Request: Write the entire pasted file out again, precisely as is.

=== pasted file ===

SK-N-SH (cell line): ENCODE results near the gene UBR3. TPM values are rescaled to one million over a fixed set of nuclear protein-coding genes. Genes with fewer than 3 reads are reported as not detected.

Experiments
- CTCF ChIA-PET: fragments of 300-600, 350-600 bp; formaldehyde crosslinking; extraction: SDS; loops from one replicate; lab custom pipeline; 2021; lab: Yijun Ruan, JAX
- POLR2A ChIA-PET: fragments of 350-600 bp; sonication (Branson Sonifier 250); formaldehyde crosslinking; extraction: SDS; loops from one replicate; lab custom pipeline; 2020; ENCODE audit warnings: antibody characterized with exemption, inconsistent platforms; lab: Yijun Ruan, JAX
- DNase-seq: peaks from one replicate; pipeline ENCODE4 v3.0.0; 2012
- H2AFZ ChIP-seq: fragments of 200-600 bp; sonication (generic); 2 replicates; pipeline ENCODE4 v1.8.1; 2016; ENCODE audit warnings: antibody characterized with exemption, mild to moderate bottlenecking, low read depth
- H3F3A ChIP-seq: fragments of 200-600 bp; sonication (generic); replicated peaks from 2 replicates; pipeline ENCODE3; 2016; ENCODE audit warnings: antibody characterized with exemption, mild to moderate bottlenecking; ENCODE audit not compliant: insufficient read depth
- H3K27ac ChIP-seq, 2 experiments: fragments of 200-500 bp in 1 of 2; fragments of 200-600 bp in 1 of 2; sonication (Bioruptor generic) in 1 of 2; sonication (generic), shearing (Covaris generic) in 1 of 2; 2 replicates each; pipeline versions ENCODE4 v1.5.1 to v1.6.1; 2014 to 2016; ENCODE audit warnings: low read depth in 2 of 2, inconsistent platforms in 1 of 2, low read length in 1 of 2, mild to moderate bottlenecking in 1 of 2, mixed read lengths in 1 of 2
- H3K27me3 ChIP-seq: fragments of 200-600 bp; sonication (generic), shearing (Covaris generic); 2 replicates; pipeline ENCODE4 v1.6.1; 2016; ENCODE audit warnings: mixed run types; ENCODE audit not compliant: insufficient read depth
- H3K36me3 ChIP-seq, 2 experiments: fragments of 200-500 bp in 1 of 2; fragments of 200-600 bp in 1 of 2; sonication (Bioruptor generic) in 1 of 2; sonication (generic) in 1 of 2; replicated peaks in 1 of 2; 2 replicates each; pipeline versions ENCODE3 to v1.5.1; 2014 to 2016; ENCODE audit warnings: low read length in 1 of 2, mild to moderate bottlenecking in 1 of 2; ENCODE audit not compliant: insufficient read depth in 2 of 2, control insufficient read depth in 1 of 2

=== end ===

SK-N-SH (cell line): ENCODE results near the gene UBR3. TPM values are rescaled to one million over a fixed set of nuclear protein-coding genes. Genes with fewer than 3 reads are reported as not detected.

Experiments
- CTCF ChIA-PET: fragments of 300-600, 350-600 bp; formaldehyde crosslinking; extraction: SDS; loops from one replicate; lab custom pipeline; 2021; lab: Yijun Ruan, JAX
- POLR2A ChIA-PET: fragments of 350-600 bp; sonication (Branson Sonifier 250); formaldehyde crosslinking; extraction: SDS; loops from one replicate; lab custom pipeline; 2020; ENCODE audit warnings: antibody characterized with exemption, inconsistent platforms; lab: Yijun Ruan, JAX
- DNase-seq: peaks from one replicate; pipeline ENCODE4 v3.0.0; 2012
- H2AFZ ChIP-seq: fragments of 200-600 bp; sonication (generic); 2 replicates; pipeline ENCODE4 v1.8.1; 2016; ENCODE audit warnings: antibody characterized with exemption, mild to moderate bottlenecking, low read depth
- H3F3A ChIP-seq: fragments of 200-600 bp; sonication (generic); replicated peaks from 2 replicates; pipeline ENCODE3; 2016; ENCODE audit warnings: antibody characterized with exemption, mild to moderate bottlenecking; ENCODE audit not compliant: insufficient read depth
- H3K27ac ChIP-seq, 2 experiments: fragments of 200-500 bp in 1 of 2; fragments of 200-600 bp in 1 of 2; sonication (Bioruptor generic) in 1 of 2; sonication (generic), shearing (Covaris generic) in 1 of 2; 2 replicates each; pipeline versions ENCODE4 v1.5.1 to v1.6.1; 2014 to 2016; ENCODE audit warnings: low read depth in 2 of 2, inconsistent platforms in 1 of 2, low read length in 1 of 2, mild to moderate bottlenecking in 1 of 2, mixed read lengths in 1 of 2
- H3K27me3 ChIP-seq: fragments of 200-600 bp; sonication (generic), shearing (Covaris generic); 2 replicates; pipeline ENCODE4 v1.6.1; 2016; ENCODE audit warnings: mixed run types; ENCODE audit not compliant: insufficient read depth
- H3K36me3 ChIP-seq, 2 experiments: fragments of 200-500 bp in 1 of 2; fragments of 200-600 bp in 1 of 2; sonication (Bioruptor generic) in 1 of 2; sonication (generic) in 1 of 2; replicated peaks in 1 of 2; 2 replicates each; pipeline versions ENCODE3 to v1.5.1; 2014 to 2016; ENCODE audit warnings: low read length in 1 of 2, mild to moderate bottlenecking in 1 of 2; ENCODE audit not compliant: insufficient read depth in 2 of 2, control insufficient read depth in 1 of 2